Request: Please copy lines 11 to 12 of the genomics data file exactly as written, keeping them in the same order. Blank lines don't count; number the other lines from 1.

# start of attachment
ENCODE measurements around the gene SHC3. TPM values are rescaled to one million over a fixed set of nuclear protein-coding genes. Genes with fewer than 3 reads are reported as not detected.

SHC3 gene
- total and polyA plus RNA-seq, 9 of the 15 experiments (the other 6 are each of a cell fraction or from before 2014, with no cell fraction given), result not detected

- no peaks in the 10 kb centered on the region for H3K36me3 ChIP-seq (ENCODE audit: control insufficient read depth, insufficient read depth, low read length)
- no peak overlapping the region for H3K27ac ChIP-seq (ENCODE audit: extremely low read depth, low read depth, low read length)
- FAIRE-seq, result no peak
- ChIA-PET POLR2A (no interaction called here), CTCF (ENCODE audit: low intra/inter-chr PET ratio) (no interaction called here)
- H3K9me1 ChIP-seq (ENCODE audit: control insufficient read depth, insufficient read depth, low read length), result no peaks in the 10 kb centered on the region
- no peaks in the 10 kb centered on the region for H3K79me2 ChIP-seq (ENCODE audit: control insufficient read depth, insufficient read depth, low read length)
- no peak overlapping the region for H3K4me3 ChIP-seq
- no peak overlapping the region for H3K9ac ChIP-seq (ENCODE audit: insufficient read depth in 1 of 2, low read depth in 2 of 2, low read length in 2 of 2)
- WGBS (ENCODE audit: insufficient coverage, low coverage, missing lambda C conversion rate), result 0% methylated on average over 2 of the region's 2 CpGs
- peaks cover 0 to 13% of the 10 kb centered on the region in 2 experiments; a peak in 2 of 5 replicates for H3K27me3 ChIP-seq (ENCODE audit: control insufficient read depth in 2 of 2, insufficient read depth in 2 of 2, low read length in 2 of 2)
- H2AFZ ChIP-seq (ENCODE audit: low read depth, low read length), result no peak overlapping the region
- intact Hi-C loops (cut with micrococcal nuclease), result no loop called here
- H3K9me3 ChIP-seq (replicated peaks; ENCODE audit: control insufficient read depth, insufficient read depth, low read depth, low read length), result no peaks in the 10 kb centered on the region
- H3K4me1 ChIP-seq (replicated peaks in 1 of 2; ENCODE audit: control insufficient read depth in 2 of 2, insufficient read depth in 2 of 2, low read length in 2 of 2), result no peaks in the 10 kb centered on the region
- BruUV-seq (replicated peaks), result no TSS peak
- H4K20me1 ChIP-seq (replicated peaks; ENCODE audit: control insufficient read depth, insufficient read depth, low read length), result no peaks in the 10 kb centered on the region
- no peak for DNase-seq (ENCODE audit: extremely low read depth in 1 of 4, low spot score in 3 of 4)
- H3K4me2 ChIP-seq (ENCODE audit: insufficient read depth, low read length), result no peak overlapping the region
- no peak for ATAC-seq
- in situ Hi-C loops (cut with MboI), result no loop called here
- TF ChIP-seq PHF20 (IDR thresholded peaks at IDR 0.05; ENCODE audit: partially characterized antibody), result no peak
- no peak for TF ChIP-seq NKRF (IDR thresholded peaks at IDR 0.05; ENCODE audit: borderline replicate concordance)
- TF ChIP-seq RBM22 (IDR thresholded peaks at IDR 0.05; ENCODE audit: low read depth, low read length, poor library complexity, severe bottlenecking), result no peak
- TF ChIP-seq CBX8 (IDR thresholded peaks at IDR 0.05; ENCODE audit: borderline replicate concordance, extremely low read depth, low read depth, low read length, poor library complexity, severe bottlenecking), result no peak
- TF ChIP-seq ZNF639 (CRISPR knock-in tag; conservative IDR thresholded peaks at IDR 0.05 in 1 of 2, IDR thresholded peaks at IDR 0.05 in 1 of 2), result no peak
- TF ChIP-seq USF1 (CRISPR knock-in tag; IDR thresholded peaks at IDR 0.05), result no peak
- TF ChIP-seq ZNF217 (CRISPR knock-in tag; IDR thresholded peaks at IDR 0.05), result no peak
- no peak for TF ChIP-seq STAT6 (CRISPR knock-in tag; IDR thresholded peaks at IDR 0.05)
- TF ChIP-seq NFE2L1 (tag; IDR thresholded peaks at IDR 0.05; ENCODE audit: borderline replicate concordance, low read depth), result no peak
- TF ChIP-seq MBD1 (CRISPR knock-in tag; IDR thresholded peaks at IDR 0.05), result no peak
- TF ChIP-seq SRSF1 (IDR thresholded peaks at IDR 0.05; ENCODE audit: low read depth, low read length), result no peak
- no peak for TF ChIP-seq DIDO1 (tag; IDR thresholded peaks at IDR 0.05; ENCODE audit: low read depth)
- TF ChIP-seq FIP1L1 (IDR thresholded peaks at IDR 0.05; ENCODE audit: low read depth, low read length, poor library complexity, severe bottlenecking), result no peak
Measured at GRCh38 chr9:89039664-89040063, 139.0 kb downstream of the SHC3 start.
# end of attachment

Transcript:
- no peak overlapping the region for H3K9ac ChIP-seq (ENCODE audit: insufficient read depth in 1 of 2, low read depth in 2 of 2, low read length in 2 of 2)
- WGBS (ENCODE audit: insufficient coverage, low coverage, missing lambda C conversion rate), result 0% methylated on average over 2 of the region's 2 CpGs